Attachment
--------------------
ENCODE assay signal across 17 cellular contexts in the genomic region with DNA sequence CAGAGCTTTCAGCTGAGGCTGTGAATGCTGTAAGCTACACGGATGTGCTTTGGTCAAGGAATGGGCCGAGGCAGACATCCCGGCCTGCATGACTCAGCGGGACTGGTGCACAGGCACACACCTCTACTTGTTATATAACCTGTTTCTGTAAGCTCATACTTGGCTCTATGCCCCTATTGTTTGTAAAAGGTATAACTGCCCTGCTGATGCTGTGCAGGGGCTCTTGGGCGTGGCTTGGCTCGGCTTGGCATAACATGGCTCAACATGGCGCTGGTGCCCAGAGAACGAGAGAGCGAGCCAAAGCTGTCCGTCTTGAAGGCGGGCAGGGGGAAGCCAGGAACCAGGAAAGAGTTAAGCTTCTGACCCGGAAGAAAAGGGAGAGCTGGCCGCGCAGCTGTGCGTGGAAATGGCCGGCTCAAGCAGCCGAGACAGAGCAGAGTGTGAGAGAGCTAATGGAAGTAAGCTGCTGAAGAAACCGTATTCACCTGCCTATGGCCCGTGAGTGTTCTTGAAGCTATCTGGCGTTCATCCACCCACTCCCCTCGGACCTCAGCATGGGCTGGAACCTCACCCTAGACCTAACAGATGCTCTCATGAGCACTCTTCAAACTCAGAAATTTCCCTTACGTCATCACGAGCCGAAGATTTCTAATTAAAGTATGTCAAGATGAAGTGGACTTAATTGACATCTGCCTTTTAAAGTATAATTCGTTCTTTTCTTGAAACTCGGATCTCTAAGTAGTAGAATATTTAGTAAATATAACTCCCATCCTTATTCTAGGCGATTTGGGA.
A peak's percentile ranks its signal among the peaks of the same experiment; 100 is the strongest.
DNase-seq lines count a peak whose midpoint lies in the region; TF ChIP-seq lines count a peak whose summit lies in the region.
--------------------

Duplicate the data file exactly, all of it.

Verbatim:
ENCODE assay signal across 17 cellular contexts in the genomic region with DNA sequence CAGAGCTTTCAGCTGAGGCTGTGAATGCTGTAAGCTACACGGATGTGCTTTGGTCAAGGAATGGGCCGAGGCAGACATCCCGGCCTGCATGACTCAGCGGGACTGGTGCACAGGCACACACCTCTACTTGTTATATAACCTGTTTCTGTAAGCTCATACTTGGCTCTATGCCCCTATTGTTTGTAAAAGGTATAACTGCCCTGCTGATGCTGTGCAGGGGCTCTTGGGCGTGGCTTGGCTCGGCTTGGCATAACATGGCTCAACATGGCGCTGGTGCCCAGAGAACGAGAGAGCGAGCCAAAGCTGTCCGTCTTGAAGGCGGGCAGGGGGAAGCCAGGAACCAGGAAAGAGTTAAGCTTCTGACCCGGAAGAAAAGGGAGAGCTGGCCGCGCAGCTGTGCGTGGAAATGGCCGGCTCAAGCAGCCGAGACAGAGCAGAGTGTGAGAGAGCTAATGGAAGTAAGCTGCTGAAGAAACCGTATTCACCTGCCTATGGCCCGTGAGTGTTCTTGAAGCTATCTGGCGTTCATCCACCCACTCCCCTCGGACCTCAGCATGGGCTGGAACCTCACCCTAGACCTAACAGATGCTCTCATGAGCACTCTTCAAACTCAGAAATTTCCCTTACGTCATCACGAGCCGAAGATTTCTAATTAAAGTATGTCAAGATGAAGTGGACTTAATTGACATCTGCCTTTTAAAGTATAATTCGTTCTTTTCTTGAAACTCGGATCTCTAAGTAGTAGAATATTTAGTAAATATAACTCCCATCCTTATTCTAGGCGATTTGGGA.
A peak's percentile ranks its signal among the peaks of the same experiment; 100 is the strongest.
DNase-seq lines count a peak whose midpoint lies in the region; TF ChIP-seq lines count a peak whose summit lies in the region.